The Lily in the Valley

Lily of the Valley

Hidden Lilies

The rake clears away fall leaves and winter twigs, leaving fresh white blossoms peeking out from under newly grown leaves.  It is spring, and I am surprised again when I discover Lily of the Valley blooming in my flower bed.

After all these years, you’d think I’d remember these flowers. Somehow I never do. By the time winter is over, another year has come and gone since these flowers last bloomed. In those twelve months, the flower bed has become encroached with piles of fallen leaves and broken twigs.  In those twelve months, I forget.

Until, that is, the rake peels back winter’s debris and uncovers what has been hidden – but blooming nevertheless – under forgotten dreck.  Underneath winter brambles and broken twigs, underneath worn, weary sod, there is hope, for there is life.

Blooming Again

Every spring when I clean my flower beds and find those petals, I remember. Every spring, when I unearth those flowers, I remember a scripture: “I am the rose of Sharon, and the lily of the valleys.” [Song of Solomon 2:1].

And every spring, when I find the Lily of the Valley, I remember a song: I Found the Lily in My Valley.

The Song

There’s a story behind this song, and you can read it in its entirety here.

Quinton Mills, the author, is a Native American Indian and a member of the Haliwa-Saponi Tribe located in Hollister, NC.  He accepted the Lord Jesus Christ in 1972 after many years of addiction to alcohol, drugs, and rock music.  This gospel song was written on February 12, 1986 in Clinton, South Carolina.

After a service in which he preached, there was an altar call.  A lady came forward asking for prayer.  Another minister who was assisting Rev. Mills  told the lady, “Sister, I don’t care what kind of valley you’re going through; Jesus will be your Lily in that valley.”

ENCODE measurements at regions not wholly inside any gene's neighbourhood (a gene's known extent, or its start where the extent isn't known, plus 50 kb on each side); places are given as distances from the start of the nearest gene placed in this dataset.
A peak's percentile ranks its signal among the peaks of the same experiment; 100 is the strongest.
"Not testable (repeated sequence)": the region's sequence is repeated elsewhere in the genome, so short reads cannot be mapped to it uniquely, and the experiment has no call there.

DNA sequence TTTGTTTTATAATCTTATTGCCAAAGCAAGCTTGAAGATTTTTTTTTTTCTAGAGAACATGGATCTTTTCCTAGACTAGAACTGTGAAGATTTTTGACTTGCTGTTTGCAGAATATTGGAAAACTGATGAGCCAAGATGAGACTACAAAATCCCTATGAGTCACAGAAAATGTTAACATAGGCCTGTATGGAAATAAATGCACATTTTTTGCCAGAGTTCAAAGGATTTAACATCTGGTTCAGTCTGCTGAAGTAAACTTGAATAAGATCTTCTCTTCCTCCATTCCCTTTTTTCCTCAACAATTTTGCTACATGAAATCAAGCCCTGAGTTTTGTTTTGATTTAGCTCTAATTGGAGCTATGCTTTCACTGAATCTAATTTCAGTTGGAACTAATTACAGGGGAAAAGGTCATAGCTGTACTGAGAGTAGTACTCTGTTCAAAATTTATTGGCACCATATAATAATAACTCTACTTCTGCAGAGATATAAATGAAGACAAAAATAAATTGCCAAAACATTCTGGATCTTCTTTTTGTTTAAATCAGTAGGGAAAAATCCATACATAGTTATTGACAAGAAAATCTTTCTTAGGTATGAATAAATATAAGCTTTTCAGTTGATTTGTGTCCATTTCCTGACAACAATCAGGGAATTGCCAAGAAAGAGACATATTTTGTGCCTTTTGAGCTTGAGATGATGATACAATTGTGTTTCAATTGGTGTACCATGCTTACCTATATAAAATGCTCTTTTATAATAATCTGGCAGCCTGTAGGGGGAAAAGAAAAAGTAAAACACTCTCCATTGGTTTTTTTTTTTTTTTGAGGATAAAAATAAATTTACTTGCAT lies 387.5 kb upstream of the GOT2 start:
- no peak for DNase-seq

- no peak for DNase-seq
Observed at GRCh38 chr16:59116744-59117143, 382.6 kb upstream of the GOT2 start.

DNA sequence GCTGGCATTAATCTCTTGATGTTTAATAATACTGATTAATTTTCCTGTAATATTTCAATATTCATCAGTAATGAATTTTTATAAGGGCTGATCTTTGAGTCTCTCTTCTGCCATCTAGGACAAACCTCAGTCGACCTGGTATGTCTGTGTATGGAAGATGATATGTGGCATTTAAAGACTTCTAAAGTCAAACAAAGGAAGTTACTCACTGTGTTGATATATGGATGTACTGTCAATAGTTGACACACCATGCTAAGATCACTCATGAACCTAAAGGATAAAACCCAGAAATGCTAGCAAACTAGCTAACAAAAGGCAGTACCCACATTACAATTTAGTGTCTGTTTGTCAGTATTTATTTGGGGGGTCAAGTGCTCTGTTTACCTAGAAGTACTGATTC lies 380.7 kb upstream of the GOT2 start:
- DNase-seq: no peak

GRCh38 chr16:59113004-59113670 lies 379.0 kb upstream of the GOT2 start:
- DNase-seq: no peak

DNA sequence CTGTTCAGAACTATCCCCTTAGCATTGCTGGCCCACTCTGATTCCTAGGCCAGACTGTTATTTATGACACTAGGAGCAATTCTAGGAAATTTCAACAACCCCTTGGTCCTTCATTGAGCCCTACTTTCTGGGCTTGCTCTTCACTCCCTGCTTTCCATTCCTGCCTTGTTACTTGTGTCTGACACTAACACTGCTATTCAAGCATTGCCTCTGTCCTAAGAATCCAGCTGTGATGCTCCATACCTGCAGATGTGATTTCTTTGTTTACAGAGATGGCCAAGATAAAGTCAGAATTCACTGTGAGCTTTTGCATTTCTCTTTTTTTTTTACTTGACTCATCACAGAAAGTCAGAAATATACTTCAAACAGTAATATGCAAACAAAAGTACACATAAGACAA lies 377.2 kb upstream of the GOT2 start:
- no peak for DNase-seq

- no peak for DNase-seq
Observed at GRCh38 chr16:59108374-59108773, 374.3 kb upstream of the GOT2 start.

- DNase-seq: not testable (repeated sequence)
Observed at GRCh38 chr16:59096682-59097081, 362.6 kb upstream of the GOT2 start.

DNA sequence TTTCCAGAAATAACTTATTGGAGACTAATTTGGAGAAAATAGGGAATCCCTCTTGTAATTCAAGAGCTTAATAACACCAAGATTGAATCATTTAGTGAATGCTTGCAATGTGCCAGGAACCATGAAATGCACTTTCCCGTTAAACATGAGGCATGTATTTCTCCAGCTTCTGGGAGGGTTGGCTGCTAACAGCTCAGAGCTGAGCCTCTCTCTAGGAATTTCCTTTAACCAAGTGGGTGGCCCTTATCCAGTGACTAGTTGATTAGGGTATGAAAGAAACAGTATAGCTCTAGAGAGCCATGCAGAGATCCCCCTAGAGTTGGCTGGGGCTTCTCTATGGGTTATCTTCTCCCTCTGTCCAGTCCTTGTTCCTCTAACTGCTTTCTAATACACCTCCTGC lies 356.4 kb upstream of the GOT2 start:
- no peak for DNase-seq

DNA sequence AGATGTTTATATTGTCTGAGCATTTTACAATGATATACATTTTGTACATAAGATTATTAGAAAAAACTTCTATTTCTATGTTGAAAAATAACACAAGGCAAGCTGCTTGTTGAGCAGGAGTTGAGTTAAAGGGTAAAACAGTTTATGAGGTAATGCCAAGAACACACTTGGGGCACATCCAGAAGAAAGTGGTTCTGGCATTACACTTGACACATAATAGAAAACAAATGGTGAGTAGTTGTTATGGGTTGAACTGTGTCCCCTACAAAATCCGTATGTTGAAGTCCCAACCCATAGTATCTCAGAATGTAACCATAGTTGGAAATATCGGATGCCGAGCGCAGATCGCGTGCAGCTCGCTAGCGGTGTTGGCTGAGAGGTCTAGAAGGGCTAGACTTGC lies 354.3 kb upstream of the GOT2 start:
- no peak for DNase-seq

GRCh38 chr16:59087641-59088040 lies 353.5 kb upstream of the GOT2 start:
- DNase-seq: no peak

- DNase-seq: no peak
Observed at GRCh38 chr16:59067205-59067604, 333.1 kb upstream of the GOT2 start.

Quinton Mills went back to where he was staying and felt the Lord nudge his spirit as thoughts flooded his mind. He prayed, “Lord, I know that you spoke to me tonight in a special way and I will not go to sleep until You give me what I felt so special.” In a couple of hours, he had written I Found the Lily in My Valley.

Lily of the valley 3

I Found the Lily in the Valley

By Quinton Mills

All alone and broken hearted, trying to calm the raging battle in my mind,

In search of many answers that my troubled soul just could not seem to find

I saw a flower blooming where there was no rain or sunshine,

And I  knew that this flower would change the rest of my life.


I found the lily in my valley, I found strength when I was worn;

I found a place to leave my burdens, I found refuge from the storm;

A place where I traded my dark skies for beaming rays of sunshine,

I found a Lily in my valley, and He blooms all the time.


So if you’re down and broken hearted and you just can’t seem to find peace of mind,

You’re searching for your answers, but your problems are getting worse all the time.

Just reach your hand to Jesus,

He’ll take you in and break the ties that bind.

He’ll be your Lily in your valley

And you can watch Him bloom all the time.


He’ll be your Lily in your valley;

He’ll be your strength when you are worn.

He’ll be a place to leave your burdens;